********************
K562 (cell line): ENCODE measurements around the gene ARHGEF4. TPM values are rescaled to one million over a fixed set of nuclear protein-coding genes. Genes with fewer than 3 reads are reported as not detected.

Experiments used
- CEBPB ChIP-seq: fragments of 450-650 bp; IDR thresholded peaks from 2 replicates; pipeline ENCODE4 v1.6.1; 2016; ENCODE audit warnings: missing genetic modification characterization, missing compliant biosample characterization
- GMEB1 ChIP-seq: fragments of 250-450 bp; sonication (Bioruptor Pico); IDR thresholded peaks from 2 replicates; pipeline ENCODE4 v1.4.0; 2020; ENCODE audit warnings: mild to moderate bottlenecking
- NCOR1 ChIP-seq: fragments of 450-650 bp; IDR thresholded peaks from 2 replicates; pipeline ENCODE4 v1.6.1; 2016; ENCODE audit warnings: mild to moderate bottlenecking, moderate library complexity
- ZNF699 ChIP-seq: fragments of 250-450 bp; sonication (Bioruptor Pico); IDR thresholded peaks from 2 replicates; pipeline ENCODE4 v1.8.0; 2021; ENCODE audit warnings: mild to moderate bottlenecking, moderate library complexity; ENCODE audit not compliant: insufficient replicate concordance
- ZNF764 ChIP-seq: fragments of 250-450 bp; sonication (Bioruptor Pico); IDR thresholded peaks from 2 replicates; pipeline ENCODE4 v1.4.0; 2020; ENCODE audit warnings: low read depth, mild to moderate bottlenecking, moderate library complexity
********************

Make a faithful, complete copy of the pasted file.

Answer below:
K562 (cell line): ENCODE measurements around the gene ARHGEF4. TPM values are rescaled to one million over a fixed set of nuclear protein-coding genes. Genes with fewer than 3 reads are reported as not detected.

Experiments used
- CEBPB ChIP-seq: fragments of 450-650 bp; IDR thresholded peaks from 2 replicates; pipeline ENCODE4 v1.6.1; 2016; ENCODE audit warnings: missing genetic modification characterization, missing compliant biosample characterization
- GMEB1 ChIP-seq: fragments of 250-450 bp; sonication (Bioruptor Pico); IDR thresholded peaks from 2 replicates; pipeline ENCODE4 v1.4.0; 2020; ENCODE audit warnings: mild to moderate bottlenecking
- NCOR1 ChIP-seq: fragments of 450-650 bp; IDR thresholded peaks from 2 replicates; pipeline ENCODE4 v1.6.1; 2016; ENCODE audit warnings: mild to moderate bottlenecking, moderate library complexity
- ZNF699 ChIP-seq: fragments of 250-450 bp; sonication (Bioruptor Pico); IDR thresholded peaks from 2 replicates; pipeline ENCODE4 v1.8.0; 2021; ENCODE audit warnings: mild to moderate bottlenecking, moderate library complexity; ENCODE audit not compliant: insufficient replicate concordance
- ZNF764 ChIP-seq: fragments of 250-450 bp; sonication (Bioruptor Pico); IDR thresholded peaks from 2 replicates; pipeline ENCODE4 v1.4.0; 2020; ENCODE audit warnings: low read depth, mild to moderate bottlenecking, moderate library complexity